As predicted by this blog on more than one occasion, Howard is setting up a false dichotomous argument on integration versus multiculturalism to fine tune the dog whistle and wedge what he refers to as the "soft left" (code for a more pejorative term) on his version of "Australianess".
As Kevin Rudd correctly identifies in his recent article in The Monthly, "Howard’s culture war is in large part an electoral strategy drawn straight from the Republican Party’s campaign manual. Its organising principle is fear, and it is deployed in two parts. The first of these is the conscious exacerbation of fear, anxiety and uncertainty – all of which are powerful (though, in effect, disempowering) emotions capable of overriding everything else in the human mind. The second part is to proffer the healing balm of “certainty” in the midst of all the anxiety-inducing “uncertainty”, by running a series of falsely dichotomous arguments in the public debate: tradition versus modernity; absolutism versus moral relativism; monoculture versus multiculture."
Malcolm Fraser took aim at Howard's populist and exclusionist demagoguery in a recent speech, in which he warned "There are already suggestions that this next election will be a 'Muslim election', as a while ago it was the Tampa election...It would create a terrible and unnecessary divide between Islam and the rest of the community."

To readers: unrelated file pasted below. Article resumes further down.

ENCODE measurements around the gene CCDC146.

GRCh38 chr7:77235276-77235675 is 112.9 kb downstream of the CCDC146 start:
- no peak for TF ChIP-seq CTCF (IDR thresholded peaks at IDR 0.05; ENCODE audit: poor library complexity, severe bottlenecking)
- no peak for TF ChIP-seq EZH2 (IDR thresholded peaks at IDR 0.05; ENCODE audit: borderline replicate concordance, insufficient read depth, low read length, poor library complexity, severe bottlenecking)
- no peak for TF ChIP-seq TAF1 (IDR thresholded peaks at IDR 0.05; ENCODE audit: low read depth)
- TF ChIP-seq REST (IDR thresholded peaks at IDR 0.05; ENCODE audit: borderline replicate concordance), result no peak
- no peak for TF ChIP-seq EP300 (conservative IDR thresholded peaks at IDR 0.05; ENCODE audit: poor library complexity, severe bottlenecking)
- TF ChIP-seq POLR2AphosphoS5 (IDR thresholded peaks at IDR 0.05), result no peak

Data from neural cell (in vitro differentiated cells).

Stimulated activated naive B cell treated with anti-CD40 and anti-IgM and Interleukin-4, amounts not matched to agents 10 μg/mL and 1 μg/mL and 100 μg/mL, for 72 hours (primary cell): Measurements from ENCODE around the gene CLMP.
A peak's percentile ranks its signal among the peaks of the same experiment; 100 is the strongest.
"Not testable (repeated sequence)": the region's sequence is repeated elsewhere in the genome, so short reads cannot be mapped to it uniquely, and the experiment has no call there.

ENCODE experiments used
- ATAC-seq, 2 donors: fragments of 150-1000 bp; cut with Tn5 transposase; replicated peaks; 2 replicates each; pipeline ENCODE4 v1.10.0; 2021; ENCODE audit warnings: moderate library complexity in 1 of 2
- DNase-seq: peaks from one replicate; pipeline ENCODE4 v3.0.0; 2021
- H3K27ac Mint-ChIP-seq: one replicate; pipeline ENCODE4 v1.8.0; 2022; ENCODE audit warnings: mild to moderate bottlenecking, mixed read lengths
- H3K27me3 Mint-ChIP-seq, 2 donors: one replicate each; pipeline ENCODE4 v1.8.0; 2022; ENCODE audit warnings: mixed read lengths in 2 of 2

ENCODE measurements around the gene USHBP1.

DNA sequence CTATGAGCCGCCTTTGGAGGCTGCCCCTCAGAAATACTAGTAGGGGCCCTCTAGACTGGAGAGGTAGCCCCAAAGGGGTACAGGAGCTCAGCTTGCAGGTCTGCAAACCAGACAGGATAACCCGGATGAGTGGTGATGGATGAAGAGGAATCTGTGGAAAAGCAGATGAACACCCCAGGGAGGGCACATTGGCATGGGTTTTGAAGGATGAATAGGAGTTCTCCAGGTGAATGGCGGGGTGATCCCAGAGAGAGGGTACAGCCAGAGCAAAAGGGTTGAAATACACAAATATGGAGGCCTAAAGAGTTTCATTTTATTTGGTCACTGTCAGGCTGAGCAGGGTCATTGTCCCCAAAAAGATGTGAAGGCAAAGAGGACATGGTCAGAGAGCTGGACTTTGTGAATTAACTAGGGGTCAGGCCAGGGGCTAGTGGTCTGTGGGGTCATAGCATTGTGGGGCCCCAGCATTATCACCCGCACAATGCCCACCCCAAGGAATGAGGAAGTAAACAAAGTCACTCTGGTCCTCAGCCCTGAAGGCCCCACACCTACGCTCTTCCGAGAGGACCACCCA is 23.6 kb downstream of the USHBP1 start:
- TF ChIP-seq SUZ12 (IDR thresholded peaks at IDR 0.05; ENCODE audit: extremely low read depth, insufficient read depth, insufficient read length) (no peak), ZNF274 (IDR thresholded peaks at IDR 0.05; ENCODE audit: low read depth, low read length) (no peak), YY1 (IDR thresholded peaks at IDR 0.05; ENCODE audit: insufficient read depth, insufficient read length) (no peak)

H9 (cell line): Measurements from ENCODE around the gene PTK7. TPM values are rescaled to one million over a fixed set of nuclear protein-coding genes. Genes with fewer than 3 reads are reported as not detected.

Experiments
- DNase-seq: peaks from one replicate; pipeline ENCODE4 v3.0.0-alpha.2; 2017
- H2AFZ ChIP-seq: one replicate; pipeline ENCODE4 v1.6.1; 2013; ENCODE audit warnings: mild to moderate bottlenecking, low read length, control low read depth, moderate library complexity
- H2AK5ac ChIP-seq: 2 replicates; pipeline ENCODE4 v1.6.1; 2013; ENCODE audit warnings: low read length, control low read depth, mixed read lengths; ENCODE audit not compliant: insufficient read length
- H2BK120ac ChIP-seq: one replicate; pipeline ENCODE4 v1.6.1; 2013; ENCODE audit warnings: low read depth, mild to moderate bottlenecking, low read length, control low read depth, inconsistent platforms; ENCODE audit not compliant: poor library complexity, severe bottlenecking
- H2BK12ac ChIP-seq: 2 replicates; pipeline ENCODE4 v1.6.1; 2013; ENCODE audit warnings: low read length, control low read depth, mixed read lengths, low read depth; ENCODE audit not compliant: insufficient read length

Eva Sallis nailed the problems with the new citizenship test in a recent article, concluding that "Far from 'helping' Australians be better citizens, this proposed test could signal the end of an Australia that is unique and precious, in which the members of our many communities have equal rights and value before the law."
I have recently started assisting teach English to migrants and refugees through government supported programs. The funding and other resources provided these programs is inadequate, with considerable reliance on volunteer tutors. So, while much is made of the importance of English to "good citizenship", the key vehicles for upgrading English skills are starved of adequate teaching resources. It seems that many people are being set up to fail, through lack of access and bias in the citizenship stakes toward those groups with English language proficiency. This is an exclusionist migration policy by stealth and deceit, and should be condemned.
A few Coalition politicians are worried about the implications of the Testing regime. It will be interesting to see what traction they get within government circles.
The ALP has indicated the next Labor PM will take responsibility for multiculturalism, which is an appropriate response given its core role in achieving social harmony.